- The Washington Times
Thursday, October 17, 2019

DOSWELL, Va. — Theme park fans looking for the perfect mix of thrills and chills will find plenty to appreciate at this year’s “Halloween Haunt” at Kings Dominion.

Now in its 19th season, the nighttime-only event features seven macabre mazes, six scare zones, a couple of live shows, a selection of death-defying roller coasters and more than 400 scare actors in full makeup roaming the park and looking for victims.


Let’s first take a brief look at the best of the jump-scare-riddled and sometimes grotesque mazes that should take roughly 5 minutes each to survive.

Condemned — Visitors wielding a small flashlight walk through Darkside Manor and view the bloody remains of a 1950s wedding that went horribly wrong in the scariest maze of the night.

The ghostly makeup work on the scare actors is especially impressive here. When scrutinized with a flashlight, it was not possible to tell the difference between the mannequins and actors, obviously leading to a mightier jump scare when a ghoul came to life.

Blood on the Bayou — Perhaps the prettiest as well as most disgusting of the mazes, visitors move around a creature-infested Louisiana swamp and 19th century plantation mansion filled with supernatural Voodoo moments.

Loaded with mist and even older residents (maybe a first featuring scare actor seniors), the environment offers plenty of ornately decorated rooms, a séance area and a grotesque butcher shop filled with hanging alligator heads, human remains and even a split-open body, yuck.

Trick or Treat — Wandering witches and decorative rooms dominate this 19th century mansion on Hemlock Lane paying homage to the “Hansel and Gretel” mythology. Another beautiful maze with varied detail, this one is even loaded with antiques and an oven to potentially bake younger victims.

Cornstakers — Enter this, the longest of the mazes, on the way out of the park and appreciate a moonlit labyrinth made from real, decaying cornstalks strategically laid out to induce a severe case of claustrophobia. Gunnysack-wearing ghouls hidden into the corn will also jump out when least expected.

Tollway of Terror — Let’s call it the Tollway of Tedium as what is possibly the best example of visitors’ dealing with the longest lines in the park just to get on a very satisfying ride. In this case, they ride rail-guided antique cars through a haunted forest. I’m not sure how Kings Dominion can solve this issue with the long lines on this attraction, but it persists year after year.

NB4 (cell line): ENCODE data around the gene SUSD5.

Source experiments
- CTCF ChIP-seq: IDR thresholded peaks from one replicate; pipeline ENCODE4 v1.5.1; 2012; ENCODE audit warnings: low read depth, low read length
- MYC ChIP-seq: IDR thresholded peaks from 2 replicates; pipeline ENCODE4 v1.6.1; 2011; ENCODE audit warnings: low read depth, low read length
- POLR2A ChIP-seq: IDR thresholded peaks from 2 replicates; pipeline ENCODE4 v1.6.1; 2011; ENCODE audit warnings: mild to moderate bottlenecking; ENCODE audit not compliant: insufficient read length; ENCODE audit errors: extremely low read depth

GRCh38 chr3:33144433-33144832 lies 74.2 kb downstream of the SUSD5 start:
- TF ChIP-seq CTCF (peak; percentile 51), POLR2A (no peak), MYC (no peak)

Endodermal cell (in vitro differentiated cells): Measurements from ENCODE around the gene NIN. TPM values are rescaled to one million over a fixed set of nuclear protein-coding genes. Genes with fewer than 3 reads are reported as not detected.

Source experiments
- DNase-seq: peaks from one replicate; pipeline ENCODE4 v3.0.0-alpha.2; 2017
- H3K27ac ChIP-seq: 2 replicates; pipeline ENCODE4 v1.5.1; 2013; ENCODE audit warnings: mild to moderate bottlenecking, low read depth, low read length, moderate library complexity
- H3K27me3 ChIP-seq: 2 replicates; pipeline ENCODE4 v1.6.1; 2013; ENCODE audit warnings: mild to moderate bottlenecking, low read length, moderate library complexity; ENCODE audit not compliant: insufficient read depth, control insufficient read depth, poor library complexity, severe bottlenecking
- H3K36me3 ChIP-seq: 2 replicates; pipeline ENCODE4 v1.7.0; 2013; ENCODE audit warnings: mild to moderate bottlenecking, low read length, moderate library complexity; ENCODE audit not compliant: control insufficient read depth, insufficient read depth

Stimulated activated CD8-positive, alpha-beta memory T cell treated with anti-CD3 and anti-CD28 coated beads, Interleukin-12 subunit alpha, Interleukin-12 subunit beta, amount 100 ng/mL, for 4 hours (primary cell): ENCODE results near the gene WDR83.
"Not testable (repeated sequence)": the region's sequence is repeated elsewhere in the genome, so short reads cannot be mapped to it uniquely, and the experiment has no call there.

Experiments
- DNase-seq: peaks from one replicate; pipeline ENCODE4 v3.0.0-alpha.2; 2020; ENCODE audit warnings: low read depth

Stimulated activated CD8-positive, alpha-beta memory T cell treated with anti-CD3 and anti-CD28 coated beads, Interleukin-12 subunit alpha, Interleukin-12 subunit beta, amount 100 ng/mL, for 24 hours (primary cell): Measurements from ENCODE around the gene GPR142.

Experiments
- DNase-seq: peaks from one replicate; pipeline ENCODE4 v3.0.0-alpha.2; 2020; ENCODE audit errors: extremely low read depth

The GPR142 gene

A couple of points worth mentioning on the mazes — gone is one of my favorites, Zombie High, and I also noticed that the mazes were much less scary than in previous years, potentially geared to more of a family demographic and not just hard-core fright seekers.

Also, getting to the mazes often requires walking through the scare zones peppered with ghouls and goblins and strategically set-up throughout some of the open areas of the park. The best of the bunch includes:

Pumpkin Eater — New this year, a foliage-covered walkway houses giant pumpkin creatures, hanging jack-o’-lanterns, some trees with glowing green faces and a cottage housing Peter Armstrong, an American Revolution soldier turned murderous pumpkin farmer.

Necropolis — Ancient cemetery tombs and statuary along with a blast of fog hides a nest of vampires waiting to strike. Make sure to stop by the bridge and admire the large glowing skull seen in the distance.

Cleaver Brothers Carnival — Those venturing down the main midway at Kings Dominion get a potent dose of homicidal clowns ready to terrify guests. Equally impressive are the displays spread out on the route offering even scarier, red-nosed, makeup-encrusted ghouls.

Now, before tackling the mazes, make sure to hang out by the bandstand for a selection of live shows during the evening, highlighted by the Queen Majesty condemning a vampire to a live beheading.

While in the area, near the Eiffel Tower, adult drink lovers will also find specialties to enjoy with her court including an alcoholic witches brew and a special craft beer called Redrum Bloodsucker made just for the Haunt.

Note: Visitors to Kings Dominion should prepare for long lines, especially on Saturdays, and expect to walk many a mile on a journey to find each of the mazes.

IF YOU DARE GO

Where: Kings Dominion, 16000 Theme Park Way, Doswell, VA 23047
Fear factor (out of 5):
3.5 for those 12 years and older.
Price range:
“Halloween Haunt” starting at $39.99. For those in a hurry for scares, purchase a “Fright Lane” pass (starting at $45 extra) to skip the long lines. The pass allows for a one-time, front-of-the-line access to six of the mazes; Tollway of Terror is not included. Parking is additional and starts at $20.
Hours:
Friday and Saturday, 7 p.m. to midnight; Sunday, 7 p.m.. to 10 p.m. (open through Nov. 2.).
Website:
www.kingsdominion.com/play/haunt


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